In my in-run, which has gradually gotten better due to increase in

Testing on the force platform at Center of Excellence

After 13 long, tedious weeks in the gym, I am finally seeing the results that I have worked so hard for. I can honestly say it was not easy waking up every day and going to the gym for six or seven hours. I remember one time, I found myself looking up at the gym ceiling, mid core session, and thinking, ‘What the hell am I doing? Why do I want this so bad? Who cares, it’s just a sport?' Well apparently I do care because I just kept on going, every day, one step closer to being healthy.

At my 12-week post-operation check, my doctor was overly pleased with the physical appearance of my leg. The circumference difference was minimal and the muscles were activating as if surgery had never happened. Although we keep in close contact with him throughout the weeks, it was nice to see him and gain this reassurance. My favorite thing he said was, “There is absolutely nothing that will stop you from jumping in January...” He then added that there can be setbacks, but I didn’t listen to that part. I cannot put into words how much confidence this gave me and how I was still on track to jump and qualify for Sochi.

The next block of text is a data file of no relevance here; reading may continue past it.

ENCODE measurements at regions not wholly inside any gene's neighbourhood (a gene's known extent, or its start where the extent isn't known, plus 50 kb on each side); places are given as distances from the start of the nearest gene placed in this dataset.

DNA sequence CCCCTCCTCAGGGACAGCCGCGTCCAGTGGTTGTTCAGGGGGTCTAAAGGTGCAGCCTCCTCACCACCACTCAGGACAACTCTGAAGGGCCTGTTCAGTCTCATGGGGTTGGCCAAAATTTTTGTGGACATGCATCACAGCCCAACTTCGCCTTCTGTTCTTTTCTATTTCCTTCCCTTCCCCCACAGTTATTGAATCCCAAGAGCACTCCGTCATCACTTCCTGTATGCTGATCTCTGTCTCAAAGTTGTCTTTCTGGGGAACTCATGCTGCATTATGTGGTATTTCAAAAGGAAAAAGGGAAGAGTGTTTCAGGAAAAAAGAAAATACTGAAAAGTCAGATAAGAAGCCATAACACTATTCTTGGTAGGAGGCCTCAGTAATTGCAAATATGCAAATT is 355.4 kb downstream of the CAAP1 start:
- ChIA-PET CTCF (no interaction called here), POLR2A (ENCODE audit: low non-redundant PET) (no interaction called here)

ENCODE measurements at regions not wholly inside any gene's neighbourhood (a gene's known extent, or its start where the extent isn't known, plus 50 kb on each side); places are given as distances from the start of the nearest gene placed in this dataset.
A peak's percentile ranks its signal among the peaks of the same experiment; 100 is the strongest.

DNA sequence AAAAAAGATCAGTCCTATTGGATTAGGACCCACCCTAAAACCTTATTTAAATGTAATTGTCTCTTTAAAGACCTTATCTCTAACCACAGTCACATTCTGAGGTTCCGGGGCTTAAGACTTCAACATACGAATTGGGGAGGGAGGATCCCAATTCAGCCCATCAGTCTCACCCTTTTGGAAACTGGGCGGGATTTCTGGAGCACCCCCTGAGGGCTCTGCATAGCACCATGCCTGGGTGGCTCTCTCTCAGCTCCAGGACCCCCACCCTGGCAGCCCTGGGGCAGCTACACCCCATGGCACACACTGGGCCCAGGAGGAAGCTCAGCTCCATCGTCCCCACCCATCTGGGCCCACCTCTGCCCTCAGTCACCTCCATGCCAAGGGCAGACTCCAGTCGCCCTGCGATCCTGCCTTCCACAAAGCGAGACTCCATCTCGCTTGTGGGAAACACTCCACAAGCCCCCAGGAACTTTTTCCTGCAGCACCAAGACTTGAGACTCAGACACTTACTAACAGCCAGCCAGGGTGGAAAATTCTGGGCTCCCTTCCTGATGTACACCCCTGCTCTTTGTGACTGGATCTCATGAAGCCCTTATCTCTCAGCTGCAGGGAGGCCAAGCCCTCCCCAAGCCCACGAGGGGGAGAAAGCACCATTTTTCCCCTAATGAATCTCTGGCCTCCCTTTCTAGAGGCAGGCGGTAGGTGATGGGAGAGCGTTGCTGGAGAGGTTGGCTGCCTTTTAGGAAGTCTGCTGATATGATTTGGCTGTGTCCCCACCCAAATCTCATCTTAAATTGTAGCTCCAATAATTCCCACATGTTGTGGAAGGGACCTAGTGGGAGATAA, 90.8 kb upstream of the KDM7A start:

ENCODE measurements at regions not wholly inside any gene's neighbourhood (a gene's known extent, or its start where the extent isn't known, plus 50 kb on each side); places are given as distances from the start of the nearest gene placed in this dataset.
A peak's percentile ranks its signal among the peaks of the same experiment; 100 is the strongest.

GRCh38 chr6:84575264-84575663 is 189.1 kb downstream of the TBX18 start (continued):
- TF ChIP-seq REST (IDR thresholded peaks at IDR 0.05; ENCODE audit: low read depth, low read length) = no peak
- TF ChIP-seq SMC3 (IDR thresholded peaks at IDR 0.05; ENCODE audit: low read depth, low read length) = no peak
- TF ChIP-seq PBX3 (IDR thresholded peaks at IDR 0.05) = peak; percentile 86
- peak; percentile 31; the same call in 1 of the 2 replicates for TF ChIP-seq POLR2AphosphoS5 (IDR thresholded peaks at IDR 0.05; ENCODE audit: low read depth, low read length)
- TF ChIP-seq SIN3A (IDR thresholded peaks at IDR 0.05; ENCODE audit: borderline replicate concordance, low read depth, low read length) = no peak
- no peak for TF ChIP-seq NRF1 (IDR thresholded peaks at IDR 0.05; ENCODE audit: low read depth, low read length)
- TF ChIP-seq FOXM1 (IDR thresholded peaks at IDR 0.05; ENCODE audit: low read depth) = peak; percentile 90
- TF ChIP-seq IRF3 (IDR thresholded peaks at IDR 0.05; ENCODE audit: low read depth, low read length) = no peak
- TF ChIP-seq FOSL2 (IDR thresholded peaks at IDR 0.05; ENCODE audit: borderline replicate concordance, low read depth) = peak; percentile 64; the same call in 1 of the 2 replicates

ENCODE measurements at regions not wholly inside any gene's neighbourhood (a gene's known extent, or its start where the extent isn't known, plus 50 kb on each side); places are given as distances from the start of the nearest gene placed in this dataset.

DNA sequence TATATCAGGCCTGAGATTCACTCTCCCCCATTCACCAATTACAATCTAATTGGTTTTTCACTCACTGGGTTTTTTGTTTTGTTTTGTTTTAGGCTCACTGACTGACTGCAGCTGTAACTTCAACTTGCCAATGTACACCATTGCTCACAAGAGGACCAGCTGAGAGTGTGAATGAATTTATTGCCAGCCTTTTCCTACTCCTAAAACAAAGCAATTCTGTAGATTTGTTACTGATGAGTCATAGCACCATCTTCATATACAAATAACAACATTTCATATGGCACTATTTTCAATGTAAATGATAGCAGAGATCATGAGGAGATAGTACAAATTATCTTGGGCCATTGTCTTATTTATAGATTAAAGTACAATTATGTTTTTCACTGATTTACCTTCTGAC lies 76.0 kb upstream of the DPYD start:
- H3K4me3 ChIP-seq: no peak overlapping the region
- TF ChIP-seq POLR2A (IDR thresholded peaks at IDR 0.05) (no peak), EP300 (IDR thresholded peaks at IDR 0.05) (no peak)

After this appointment he also cleared me to start my plyometric progression, which is an essential part of training for ski jumpers. In addition, strength programs have started to include squats and other normal exercises to gain my quad and hamstring strength. My doctor also mentioned getting me on the force platform to give us numbers about my strength rather than just going off of feelings.

I knew I felt strong but I don’t think I expected the see the numbers I did. My pre-injury strength was the strongest I had ever been. I worked really hard this spring and summer for those results, and was devastated that it was all lost because of my injury. However, at 12 ½ weeks I was 93 percent of my strongest ever. My doctor told me that most people don’t achieve this until six months out of a surgery like mine. Granted, the training I was doing wasn’t what normal people do, but it was still an amazing feeling.

It was almost as if a weight has been lifted off my shoulder with these results. Not that I was losing hope, but sometimes your mind tends to drift to doubts about what will happen in the future. These tests showed me that hard work does pay off and I am still on track for my goal. As I walked out of the U.S. Ski Team gym that day, I felt pure happiness. Everything from my hard working hours, to the team of professionals that I had behind me was the reason I was able to heal so fast up to this point.

Although I am on track, there is still more work to do. Strength is very important but we don’t qualify for the Olympic Winter Games with the amount of hours in the gym or the strength test numbers. We qualify by jumping far. So with this in mind, I have another hard month in the gym and then all things considered, I’m flying again in January!